In domain holder that paid over $5,000 for a LLLL.com today just lost it in a UDRP
There have been some nice sales of LLLL.com just at Afternic recently recently making this a pretty valuable domain the right hands.
Here is what the one member panel had to say:
“Complainant has registered several KENA-formative trademarks on the register of the Mexican Institute of Industrial Property
These are a word and design mark KENA LATINA (and design), registration number 928951, in International Class (hereinafter “IC”) 16, dated April 17, 2006; KENA LA NAVIDAD (and design), registration number 750227, dated May 31, 2002, in IC 16; KENA LABORES (and design), registration number 740115, dated March 26, 2002, in IC 16, and; KENA COCINA (and design), registration number 741345, dated March 27, 2002, in IC 16..
“Complainant has registered the word trademark KENA on the Principal Register of the United States Patent and Trademark Office (USPTO), dated June 29, 2010,
The application for this trademark was filed as an “intent to use” (ITU) application on April 29, 2008, and Complainant notified first use and first use in commerce as of May 5, 2010.1″
“Complainant publishes a magazine in the Spanish language under the name KENA, as well as magazines under the names KENA NOVIAS, KENA COCINA NAVIDEÑA, SALUD Y BALLEZA KENA and related titles.”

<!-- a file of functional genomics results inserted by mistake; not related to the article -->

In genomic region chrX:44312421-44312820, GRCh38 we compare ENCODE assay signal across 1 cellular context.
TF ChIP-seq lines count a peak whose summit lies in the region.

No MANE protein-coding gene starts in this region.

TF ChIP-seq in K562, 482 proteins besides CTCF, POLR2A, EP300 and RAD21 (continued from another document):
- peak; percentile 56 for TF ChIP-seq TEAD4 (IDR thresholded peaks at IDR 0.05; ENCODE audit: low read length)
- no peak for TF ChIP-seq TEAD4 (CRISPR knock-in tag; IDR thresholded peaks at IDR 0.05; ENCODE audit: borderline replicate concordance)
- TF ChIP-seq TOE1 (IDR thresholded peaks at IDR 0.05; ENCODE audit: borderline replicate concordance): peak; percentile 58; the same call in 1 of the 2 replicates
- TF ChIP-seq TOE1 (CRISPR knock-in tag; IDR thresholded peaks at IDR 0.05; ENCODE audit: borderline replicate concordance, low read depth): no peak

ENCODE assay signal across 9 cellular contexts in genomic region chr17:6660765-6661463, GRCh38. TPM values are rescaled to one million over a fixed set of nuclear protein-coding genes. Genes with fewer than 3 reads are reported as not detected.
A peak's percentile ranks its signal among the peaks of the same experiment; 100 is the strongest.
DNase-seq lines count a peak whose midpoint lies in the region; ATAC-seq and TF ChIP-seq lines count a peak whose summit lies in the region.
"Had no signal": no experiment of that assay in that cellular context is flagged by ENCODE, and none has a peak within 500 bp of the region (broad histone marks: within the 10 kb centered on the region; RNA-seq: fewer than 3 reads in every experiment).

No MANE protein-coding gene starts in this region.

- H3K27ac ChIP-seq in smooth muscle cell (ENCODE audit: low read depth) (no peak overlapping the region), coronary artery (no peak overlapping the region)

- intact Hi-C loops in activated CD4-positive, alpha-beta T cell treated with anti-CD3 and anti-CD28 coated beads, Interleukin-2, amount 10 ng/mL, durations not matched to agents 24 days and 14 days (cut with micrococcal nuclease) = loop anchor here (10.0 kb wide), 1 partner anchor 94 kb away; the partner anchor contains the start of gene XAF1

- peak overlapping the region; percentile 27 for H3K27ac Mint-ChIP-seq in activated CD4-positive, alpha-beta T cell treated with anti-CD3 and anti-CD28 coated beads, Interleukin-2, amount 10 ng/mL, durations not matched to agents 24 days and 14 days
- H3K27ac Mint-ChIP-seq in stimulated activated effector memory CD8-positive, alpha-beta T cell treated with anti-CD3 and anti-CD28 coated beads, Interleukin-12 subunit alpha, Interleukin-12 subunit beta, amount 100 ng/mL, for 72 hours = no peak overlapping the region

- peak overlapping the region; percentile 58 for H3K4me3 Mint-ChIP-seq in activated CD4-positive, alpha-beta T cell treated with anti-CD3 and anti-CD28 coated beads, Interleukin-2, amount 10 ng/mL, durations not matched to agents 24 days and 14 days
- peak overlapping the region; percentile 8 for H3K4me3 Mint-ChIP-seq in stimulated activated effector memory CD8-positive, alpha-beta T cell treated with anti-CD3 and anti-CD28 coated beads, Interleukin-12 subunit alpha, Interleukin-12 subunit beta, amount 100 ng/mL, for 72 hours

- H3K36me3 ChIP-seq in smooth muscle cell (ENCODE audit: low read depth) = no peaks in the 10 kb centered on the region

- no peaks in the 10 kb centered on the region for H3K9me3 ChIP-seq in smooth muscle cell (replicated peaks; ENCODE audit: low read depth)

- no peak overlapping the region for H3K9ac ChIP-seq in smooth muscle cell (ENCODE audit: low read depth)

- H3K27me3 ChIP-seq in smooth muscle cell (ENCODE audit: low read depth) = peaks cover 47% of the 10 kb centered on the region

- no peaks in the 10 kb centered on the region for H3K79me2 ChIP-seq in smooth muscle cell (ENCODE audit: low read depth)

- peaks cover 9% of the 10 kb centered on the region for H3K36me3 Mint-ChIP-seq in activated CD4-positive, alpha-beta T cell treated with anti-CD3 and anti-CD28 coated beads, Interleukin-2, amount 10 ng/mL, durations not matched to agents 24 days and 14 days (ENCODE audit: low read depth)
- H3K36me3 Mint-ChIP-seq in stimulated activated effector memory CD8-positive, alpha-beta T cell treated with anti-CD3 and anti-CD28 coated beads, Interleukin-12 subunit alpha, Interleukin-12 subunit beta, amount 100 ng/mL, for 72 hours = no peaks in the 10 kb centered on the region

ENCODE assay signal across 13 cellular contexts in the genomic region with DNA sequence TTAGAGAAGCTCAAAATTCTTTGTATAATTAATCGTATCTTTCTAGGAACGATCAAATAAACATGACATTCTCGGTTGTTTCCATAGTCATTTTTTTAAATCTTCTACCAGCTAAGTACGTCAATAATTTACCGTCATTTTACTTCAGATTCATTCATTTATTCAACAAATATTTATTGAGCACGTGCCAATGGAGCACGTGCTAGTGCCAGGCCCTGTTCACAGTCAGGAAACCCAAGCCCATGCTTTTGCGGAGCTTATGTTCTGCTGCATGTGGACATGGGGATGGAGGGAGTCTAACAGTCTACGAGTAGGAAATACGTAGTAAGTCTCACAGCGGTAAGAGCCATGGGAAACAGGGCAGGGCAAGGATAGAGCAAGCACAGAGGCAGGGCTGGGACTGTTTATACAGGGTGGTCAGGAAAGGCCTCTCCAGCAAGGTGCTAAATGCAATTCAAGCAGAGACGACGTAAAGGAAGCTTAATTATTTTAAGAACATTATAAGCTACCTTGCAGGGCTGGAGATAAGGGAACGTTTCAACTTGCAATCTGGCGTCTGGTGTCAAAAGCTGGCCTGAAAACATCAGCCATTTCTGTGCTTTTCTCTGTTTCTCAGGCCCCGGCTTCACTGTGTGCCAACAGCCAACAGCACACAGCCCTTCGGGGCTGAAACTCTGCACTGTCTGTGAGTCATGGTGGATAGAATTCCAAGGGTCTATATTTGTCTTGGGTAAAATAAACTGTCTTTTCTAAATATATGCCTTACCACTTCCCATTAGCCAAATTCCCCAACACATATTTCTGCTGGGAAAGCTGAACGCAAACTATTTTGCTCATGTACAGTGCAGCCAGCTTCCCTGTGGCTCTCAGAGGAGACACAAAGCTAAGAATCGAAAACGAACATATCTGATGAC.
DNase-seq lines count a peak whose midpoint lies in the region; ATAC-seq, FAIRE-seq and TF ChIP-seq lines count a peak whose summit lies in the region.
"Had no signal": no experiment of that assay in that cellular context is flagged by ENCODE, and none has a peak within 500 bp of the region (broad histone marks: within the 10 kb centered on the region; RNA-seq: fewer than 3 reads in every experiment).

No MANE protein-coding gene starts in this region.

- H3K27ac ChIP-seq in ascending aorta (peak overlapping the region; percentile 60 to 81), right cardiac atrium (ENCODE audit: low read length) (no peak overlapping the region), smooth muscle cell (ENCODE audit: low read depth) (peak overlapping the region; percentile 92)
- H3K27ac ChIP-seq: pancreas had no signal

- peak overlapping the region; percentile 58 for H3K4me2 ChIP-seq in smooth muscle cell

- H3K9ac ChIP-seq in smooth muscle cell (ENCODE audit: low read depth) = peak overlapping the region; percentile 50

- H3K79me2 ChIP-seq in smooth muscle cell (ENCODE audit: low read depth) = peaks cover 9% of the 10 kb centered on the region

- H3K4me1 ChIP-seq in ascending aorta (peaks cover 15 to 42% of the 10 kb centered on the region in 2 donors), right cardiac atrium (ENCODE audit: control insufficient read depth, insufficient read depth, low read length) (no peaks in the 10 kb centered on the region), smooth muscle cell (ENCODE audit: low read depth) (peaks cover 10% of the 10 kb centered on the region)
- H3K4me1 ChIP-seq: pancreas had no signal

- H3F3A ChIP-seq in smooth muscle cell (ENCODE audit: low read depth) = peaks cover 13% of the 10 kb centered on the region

“These magazines are principally distributed in Mexico, but also in other Spanish-speaking Latin American countries”
“The domain was transferred to the present registrar in the name of Respondent on June 2, 2008. Respondent has provided evidence that it purchased the disputed domain name on May 30, 2008 by payment to Sedo GmbH in the amount of US$5,150.”
“Respondent has used the disputed domain name in connection with a pay-per-click link farm parking page maintained by Sedo, including an indication on the parking page that the disputed domain name may be for sale by its owner.”
Respondent indicates that it has designated “shopping” and “travel” as the preset keywords for advertising connections under the Sedo parking system.”
“Complainant has provided evidence of registration of the word trademark KENA on the Principal Register of the USPTO in the United States”
“Complainant has provided evidence of registration of several KENA-formative word and design marks on the register of IMPI in Mexico”
“Complainant has provided persuasive evidence that the term KENA is well-known in Mexico in association with its magazine products, including by providing evidence of the substantial print runs of KENA-identified magazines and the high level of Internet search engine results returned with respect to Complainant’s products by Google, Bing and Yahoo. In addition, Complainant has provided evidence that third-party advertisers actively promote their products in Complainant’s KENA-identified publications.”
“Respondent has argued that it registered the disputed domain name with the good faith intention to establish a website devoted to providing information about success stories with respect to domain names and websites. However, Respondent has provided no tangible evidence of a business plan with respect to such an enterprise, and Respondent registered the disputed domain name more than 2 1/2 years ago. Respondent has not provided evidence of demonstrable preparations for a bona fide offering of goods or services prior to notice of the dispute.”